Way South Chesapeake Bay Fishing Report, May 2023

Way South Chesapeake Fishing Report, May 26 Update:

Windy conditions last weekend and throughout the beginning of this week often made fishing difficult in the southern Chesapeake Bay, but anglers who found protected water and fishing during the decent weather windows reported good bites throughout the region. Speckled trout action is improving in many areas including Lynnhaven Inlet, Rudee inlet, and the Elizabeth River. Red drum are also biting well in these areas on both cut bait and artificial lures. One angler fishing Lynnhaven at night reported catching three under slot reds, two slot reds, and one over slot along with one bluefish. Another angler fishing inshore an inshore area from his kayak (though he didn’t specify where) reported catching a 27-inch bluefish which took him for a ride on his light tackle rod. He also caught a 17-inch flounder. More bluefish are showing up in this area of the Bay and trolling drone spoons for them will soon become a popular option in deeper water.

fat speckled trout
Some nice sized specks are showing up, many of which are fat with roe. When you catch a fish about to spawn, it's not a bad idea to consider releasing 'em!

Red drum numbers are steadily increasing with more fish entering the mouth of the Bay and heading north. Virginia Beach Sport Fishing reported that anglers fishing near the CBBT are having luck using fresh cut mullet, crab baits, and fresh clam while bottom fishing. Black drum are also available in these same areas and we have now seen the first cobia schools of the season move into the Bay. VBSF also let us know that the sheepshead bite at the CBBT slowed down this week, likely due to the weather, but that it should pick back up once water conditions improve.

Down at the Virginia Beach Fishing Pier, anglers have been finding steady action with several different species. Bluefish have been common and the first few Spanish mackerel are starting to show up along the oceanfront. Most of the bluefish have been between 12 and 16 inches. Despite windy conditions, one fisherman was able to land a 28.5-inch red drum during a trip this week. There will likely be a lot of boats out on the water for the holiday weekend, so if you are planning to fish, try to find waters that aren't being disturbed from all the boat traffic. You should find better luck in these areas.

Way South Chesapeake Fishing Report, May 19 Update:

The fisheries in the southern Chesapeake Bay can provide some of the best fishing along the East Coast and we are seeing these waters come to life as we near the end of spring. The local inlets have a variety of fish that light tackle anglers can target from shore or by boat. Virginia Beach Sport Fishing reports that speckled trout, gray trout, red drum, and flounder are all available inside Lynnhaven, Rudee and other inshore areas. A reader checked in from Rudee mentioning that the inlet was full of gray trout, and they’re willing to hit Keitech paddleails. Most are in the 10- to 14-inch range, but a few larger ones are mixed in as well. We also received a report from an angler who limited out on speckled trout near the eastern area of the HRBT while throwing a white paddletail. Speck fishing should be in full swing once we reach the end of the month.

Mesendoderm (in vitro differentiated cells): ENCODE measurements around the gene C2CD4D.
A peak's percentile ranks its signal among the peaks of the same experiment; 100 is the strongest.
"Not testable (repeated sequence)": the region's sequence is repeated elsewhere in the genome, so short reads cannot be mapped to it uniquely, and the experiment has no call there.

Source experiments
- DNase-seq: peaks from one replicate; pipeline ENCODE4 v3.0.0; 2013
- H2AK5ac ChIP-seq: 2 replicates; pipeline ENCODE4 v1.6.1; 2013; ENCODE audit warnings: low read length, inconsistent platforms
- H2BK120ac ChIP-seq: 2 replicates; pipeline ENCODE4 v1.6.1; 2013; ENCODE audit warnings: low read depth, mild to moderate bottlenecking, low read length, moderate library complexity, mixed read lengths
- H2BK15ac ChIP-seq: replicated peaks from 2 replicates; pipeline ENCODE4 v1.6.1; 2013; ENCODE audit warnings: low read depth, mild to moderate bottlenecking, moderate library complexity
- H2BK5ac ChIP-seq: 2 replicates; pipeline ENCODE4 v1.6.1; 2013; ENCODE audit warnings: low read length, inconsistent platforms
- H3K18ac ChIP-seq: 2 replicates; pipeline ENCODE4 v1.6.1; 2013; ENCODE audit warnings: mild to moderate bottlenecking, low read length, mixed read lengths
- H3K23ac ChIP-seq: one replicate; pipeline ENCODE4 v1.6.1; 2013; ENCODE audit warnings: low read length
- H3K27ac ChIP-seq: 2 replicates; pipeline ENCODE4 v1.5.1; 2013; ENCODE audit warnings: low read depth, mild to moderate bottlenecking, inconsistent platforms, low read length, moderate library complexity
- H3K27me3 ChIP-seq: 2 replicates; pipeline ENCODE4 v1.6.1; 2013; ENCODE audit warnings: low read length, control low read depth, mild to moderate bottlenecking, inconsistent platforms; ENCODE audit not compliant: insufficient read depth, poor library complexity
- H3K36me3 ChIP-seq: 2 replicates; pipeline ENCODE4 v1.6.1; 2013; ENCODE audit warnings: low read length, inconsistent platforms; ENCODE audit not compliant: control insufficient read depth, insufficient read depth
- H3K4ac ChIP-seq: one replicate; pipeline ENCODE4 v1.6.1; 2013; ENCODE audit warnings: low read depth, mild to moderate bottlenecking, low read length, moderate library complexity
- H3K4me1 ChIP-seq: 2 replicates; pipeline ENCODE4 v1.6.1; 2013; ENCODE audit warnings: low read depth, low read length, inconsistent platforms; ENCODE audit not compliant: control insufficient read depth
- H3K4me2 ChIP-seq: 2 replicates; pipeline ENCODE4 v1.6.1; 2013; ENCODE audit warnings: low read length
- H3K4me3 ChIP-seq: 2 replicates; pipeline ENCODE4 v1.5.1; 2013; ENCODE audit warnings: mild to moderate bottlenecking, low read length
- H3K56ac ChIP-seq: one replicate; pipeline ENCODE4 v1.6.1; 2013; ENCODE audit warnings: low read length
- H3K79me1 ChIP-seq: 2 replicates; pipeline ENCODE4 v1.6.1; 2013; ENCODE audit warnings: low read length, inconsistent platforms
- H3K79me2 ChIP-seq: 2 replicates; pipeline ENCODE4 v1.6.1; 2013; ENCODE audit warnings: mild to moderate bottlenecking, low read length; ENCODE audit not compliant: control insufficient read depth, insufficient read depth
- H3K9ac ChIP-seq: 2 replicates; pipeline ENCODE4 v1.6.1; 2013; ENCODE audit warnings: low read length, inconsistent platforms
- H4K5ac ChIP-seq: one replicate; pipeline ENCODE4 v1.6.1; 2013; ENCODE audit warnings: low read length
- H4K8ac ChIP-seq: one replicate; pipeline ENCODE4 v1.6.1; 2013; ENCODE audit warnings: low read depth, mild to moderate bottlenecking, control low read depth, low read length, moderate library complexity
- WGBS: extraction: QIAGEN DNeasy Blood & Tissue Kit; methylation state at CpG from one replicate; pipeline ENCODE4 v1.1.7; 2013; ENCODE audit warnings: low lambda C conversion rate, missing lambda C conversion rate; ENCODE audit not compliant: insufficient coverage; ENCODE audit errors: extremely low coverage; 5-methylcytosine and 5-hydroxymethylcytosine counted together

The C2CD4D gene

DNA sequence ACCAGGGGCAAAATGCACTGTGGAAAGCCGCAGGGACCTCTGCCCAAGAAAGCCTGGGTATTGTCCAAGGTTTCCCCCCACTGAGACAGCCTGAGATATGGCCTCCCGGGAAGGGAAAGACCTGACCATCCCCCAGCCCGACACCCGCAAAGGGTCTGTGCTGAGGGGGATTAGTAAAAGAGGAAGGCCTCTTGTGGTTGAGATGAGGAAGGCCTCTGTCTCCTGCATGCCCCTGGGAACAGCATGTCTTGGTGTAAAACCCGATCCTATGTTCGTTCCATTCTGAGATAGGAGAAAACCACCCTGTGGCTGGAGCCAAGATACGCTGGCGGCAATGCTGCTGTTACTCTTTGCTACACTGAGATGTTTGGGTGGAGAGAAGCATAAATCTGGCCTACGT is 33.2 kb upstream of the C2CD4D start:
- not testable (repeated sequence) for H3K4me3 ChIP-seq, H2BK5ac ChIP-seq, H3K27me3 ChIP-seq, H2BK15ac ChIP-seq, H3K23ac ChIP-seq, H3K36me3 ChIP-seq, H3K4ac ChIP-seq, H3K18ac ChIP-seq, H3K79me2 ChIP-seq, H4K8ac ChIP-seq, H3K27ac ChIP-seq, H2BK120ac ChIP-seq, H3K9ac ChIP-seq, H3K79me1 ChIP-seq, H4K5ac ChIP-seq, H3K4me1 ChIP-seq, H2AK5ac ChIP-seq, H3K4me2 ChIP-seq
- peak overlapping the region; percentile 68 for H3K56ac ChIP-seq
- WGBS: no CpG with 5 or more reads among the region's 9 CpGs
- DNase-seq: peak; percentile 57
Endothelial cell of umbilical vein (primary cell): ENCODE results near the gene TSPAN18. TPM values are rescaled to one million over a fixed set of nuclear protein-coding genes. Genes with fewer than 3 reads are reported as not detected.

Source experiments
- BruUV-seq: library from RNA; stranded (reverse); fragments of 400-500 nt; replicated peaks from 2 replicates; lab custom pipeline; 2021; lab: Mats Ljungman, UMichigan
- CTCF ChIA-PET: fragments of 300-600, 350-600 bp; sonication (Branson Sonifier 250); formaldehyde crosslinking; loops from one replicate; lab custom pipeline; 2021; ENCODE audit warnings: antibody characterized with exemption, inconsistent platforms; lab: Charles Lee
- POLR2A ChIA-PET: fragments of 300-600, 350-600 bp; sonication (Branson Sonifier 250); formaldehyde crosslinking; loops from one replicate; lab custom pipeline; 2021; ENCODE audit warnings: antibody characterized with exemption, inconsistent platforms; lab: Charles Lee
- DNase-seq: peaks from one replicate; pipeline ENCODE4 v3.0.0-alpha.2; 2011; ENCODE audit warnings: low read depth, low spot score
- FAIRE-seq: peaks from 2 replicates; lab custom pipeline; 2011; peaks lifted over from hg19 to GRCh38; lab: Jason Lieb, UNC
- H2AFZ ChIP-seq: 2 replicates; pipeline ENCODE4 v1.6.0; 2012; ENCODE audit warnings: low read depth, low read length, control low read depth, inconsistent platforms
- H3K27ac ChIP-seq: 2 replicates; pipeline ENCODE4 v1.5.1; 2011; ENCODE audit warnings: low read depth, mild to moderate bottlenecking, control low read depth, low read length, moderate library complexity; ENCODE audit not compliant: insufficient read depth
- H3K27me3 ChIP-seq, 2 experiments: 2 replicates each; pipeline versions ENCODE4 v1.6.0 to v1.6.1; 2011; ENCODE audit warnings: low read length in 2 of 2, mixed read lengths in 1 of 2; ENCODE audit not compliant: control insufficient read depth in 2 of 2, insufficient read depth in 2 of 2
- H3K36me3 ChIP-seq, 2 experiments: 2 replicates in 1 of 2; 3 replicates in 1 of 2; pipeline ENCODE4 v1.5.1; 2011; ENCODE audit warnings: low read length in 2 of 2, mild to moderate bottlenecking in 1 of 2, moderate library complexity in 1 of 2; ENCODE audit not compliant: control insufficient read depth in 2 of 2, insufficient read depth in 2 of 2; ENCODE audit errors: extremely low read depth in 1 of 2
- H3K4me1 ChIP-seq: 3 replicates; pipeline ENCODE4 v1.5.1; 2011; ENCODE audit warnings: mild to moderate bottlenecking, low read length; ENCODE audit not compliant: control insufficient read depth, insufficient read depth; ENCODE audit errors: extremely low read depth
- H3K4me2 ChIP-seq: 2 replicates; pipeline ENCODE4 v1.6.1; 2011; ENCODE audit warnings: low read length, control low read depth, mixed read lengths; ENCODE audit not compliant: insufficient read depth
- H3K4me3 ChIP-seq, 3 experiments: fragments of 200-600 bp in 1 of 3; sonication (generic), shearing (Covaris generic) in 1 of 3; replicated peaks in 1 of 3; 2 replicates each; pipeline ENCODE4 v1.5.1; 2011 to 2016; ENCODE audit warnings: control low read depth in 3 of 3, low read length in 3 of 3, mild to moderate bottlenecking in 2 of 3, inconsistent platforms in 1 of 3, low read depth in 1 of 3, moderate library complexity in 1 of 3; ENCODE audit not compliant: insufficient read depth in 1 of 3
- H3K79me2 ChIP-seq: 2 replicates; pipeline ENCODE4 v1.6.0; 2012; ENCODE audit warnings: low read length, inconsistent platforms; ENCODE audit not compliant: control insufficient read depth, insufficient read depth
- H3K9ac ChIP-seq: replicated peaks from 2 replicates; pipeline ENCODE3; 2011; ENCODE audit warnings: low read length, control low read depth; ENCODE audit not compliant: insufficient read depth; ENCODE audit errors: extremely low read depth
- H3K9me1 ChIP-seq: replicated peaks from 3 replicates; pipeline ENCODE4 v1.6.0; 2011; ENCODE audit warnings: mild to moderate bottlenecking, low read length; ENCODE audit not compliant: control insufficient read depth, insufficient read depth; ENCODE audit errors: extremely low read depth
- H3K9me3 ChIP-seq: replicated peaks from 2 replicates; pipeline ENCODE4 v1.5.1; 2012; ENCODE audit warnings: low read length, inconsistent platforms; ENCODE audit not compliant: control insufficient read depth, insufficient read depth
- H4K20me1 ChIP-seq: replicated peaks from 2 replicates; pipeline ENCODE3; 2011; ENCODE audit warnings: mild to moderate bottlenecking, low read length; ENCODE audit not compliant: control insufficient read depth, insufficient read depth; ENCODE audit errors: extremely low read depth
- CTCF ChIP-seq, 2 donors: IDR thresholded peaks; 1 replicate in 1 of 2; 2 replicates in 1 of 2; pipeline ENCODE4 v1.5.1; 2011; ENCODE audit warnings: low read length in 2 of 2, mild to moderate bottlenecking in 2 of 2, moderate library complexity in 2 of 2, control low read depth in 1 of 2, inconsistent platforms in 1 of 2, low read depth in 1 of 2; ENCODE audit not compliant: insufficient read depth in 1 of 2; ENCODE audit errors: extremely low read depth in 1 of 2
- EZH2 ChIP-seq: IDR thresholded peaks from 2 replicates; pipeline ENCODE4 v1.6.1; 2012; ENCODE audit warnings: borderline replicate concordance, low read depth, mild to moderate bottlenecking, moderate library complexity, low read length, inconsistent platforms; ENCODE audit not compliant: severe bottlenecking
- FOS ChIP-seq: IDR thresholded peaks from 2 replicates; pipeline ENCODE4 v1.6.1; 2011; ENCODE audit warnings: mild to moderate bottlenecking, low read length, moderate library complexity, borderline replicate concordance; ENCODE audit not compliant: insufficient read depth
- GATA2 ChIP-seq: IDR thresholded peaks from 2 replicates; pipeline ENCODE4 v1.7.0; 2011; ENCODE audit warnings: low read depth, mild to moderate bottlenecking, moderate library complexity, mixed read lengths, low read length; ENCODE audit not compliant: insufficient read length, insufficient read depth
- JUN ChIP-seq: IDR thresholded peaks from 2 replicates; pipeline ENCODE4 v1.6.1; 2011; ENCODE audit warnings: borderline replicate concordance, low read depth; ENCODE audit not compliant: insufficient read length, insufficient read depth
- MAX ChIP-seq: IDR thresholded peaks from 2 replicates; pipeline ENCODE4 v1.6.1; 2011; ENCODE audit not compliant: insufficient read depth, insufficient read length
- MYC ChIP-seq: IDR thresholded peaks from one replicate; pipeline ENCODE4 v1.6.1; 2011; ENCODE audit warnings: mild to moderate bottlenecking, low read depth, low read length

speck in the southern chesapeake
That weakfish is a beautiful sight - congrats go out to Ron!

Hampton correspondent Chuck Harrison made it out on the water for a quick trip last weekend. He fished the Little Creek jetties in Norfolk and had a slow morning, but at the end of the incoming tide was able to catch a 19-inch flounder, a 25-inch red, and a 30-inch red. That’s a great way to turn around a slow day of fishing! Flounder action at the inlets has also picked up over the past few weeks. Some nice keepers have been caught but most fish are 16 to 18 inches. One kayak fisherman worked hard to find quality fish and was rewarded for his efforts. He landed a 16, 17, and 22 ½ inch flounder using three-to-five-inch soft plastic curly tails on lighter jigheads. Recently, he has caught fish from two to 20 feet of water near muddy or sand bottom close to structure. The beginning of the incoming or the end of the outgoing have been most productive.

The CBBT can provide some world class sheepshead fishing and those fish are there for the taking right now. We recommend using fiddler crabs and dropping them close to the bridge pilons. While fiddlers usually work best, mole crabs, blue crab, and clam baits also work. These fish have strong teeth and put up a good fight so make sure to use sturdy gear. More bull reds are moving into the Bay, too, and we heard of multiple catches from the areas surrounding the islands of the CBBT up to Mobjack Bay. There are a few ways to fish for these beasts including chunking, jigging, or sight fishing. Big schools of reds will move up the Bay over the next month and provide anglers with a chance to catch the fish of a lifetime.